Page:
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Coding in Clave

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Conga Drums

In the previous post, I briefly shared with you my recent findings on the clave. The clave is at the core of the relationships between the instruments of a salsa ensemble, as their rhythm patterns are structured around it.
The rhythm section instruments in a salsa ensemble include:

  • percussion
    • timbales
    • congas
    • drumset
    • bells
    • bongos
    • hand percussion
  • bass
  • tres
  • guitar
  • strings
  • piano

This is the first post in a series that will cover the basics of all of them. Let’s start with congas.

The instrument

The conga is a family of barrel-shaped drums classified according to their size. A bigger size corresponds to a lower pitch.
Here is a list of the members of this family, from the largest to the smallest drumhead:

  • the supertumba or rebajador can be as large as 35.5 cm across.
  • the tumba or salidor is typically 30.5 to 31.8 cm across.
  • the conga or tres dos is typically 29.2 to 30.5 cm across.
  • the quinto is typically around 28 cm across.
  • the requinto can be smaller than 24.8 cm across.
  • the ricardo can be as small as 22.9 cm across.

A pair of congas. Picture by Stephan Czuratis

In a salsa ensemble, the conga player typically plays two or three congas tuned in low, middle, and high pitches.
They produce numerous tones including the open tone, slap, muffled tone, short bass tone, long or open bass tone, and other sounds produced by using the fists, finger-tips, nails, and sticks (on the head and on the side of the drum).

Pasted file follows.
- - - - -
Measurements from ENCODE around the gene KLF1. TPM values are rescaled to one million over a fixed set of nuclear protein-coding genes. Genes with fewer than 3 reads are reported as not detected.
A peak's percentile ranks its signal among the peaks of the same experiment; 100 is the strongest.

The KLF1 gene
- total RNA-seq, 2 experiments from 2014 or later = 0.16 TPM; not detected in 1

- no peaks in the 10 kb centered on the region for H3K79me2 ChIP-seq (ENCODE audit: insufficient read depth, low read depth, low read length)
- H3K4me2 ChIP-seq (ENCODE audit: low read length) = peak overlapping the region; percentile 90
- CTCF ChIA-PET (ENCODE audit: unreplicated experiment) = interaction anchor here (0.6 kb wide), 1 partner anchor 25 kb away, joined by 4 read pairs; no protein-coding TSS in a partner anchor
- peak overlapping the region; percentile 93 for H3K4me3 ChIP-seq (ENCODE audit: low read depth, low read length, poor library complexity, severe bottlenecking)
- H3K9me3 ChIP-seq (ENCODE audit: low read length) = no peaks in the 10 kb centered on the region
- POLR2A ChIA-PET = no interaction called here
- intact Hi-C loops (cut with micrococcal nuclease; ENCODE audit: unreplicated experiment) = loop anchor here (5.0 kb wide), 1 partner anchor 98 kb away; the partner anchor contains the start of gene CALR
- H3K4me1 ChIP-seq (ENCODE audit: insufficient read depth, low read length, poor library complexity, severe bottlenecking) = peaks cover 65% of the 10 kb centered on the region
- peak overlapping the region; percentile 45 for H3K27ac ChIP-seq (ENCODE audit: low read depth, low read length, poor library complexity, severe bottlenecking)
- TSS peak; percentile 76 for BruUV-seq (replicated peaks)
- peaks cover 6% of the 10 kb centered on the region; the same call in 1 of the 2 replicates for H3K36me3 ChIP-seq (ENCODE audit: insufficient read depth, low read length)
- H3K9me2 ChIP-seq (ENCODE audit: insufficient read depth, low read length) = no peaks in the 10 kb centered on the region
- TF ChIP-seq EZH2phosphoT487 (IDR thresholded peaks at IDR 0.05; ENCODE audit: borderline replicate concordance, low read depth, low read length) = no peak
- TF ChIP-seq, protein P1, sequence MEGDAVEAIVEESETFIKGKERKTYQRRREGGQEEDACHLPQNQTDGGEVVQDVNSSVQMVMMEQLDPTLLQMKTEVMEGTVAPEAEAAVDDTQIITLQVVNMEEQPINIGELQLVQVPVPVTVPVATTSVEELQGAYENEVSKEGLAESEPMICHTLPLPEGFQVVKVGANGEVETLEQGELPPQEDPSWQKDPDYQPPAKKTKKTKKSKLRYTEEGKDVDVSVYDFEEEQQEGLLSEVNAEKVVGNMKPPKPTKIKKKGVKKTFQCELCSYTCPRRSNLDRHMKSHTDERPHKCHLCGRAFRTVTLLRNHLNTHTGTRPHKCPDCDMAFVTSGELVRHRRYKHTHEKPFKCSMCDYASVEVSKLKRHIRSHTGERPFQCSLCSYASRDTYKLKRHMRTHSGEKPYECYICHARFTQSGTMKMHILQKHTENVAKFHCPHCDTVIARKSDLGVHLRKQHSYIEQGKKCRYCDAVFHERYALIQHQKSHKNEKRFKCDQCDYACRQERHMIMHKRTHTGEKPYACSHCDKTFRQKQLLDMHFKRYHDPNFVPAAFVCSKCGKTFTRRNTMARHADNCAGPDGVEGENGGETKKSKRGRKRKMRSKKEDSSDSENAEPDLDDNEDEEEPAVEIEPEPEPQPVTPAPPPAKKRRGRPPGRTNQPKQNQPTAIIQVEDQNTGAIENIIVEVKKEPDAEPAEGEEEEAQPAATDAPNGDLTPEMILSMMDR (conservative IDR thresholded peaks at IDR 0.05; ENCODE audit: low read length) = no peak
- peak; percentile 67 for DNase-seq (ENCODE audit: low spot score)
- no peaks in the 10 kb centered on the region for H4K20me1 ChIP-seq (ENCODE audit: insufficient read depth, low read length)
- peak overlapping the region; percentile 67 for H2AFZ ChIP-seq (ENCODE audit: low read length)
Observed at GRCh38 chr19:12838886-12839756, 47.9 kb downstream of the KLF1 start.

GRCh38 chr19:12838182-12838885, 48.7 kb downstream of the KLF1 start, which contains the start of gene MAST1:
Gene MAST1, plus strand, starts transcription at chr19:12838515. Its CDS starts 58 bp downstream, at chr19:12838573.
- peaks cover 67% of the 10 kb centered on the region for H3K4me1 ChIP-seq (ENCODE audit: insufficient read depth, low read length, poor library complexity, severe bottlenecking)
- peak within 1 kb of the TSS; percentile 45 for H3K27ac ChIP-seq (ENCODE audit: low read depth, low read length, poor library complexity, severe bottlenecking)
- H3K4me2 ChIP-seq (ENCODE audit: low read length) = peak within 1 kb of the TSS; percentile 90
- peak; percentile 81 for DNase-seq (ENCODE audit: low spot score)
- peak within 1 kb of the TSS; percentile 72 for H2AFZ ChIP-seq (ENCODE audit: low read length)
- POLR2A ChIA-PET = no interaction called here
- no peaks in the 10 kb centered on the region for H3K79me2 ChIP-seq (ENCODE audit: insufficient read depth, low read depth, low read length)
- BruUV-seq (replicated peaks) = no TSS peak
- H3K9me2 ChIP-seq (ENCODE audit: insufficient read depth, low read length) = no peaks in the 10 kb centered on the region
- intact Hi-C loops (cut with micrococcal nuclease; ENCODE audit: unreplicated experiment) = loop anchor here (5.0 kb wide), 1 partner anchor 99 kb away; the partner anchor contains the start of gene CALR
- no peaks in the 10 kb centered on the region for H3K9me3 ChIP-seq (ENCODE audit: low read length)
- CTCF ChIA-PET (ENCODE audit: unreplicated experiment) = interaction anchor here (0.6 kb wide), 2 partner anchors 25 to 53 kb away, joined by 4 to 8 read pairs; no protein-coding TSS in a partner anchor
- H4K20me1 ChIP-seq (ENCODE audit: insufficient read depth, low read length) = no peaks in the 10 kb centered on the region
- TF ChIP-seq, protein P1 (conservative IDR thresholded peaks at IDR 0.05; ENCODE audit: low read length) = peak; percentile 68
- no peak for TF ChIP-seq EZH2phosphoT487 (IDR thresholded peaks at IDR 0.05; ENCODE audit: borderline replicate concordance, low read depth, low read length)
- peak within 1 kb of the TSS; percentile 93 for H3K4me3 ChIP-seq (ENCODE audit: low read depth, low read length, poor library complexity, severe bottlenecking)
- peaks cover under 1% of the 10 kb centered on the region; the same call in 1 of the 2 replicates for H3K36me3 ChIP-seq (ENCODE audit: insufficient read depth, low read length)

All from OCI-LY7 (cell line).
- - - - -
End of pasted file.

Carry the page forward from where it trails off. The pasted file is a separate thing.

The Tumbao

The basic salsa pattern played on the congas is called tumbao. It is a one-measure pattern comprised of eight notes. With one hand, the player accents beat 2 with a slap and beats 4 and 4+ with open notes. All the other notes come from the execution of a “heel-toe” pattern with the other hand.
When using two congas, the tumbao is played on the higher-pitched drum, while it is played on the middle one when using three.

The Tumbao Pattern. The letters on top refer to the hand in use, while the ones at the bottom refer to the kind of stroke.

The basic tumbao can be played regardless of the direction of the clave, as it spans only over one measure.
When played on two congas, the lower drum is used on the 3-side of the clave, accenting the 2+ and/or sometimes beat 3.

The Two-Drum Tumbao Pattern. Accents on the 3-side.

There exist many variations of the tumbao, including:

  • playing the open tone only on beat 4
  • playing the 2+, 4, and 4+ open tones all on the high drum
  • accent in every measure the 2+ on the low drum and 4 and 4+ on the high one
  • playing beat 3 on the low drum, and 4 and 4+ on the high one

These variations are generally used a few times, as the conga player has to balance the usage of the basic tumbao with its variations.
If you are curious to hear congas in action, listen to the following recording. In it, the conga player cycles between two variations of the tumbao:

Recording by bigjoedrummer

That’s all for this introduction on conga drums, see you in the next post!

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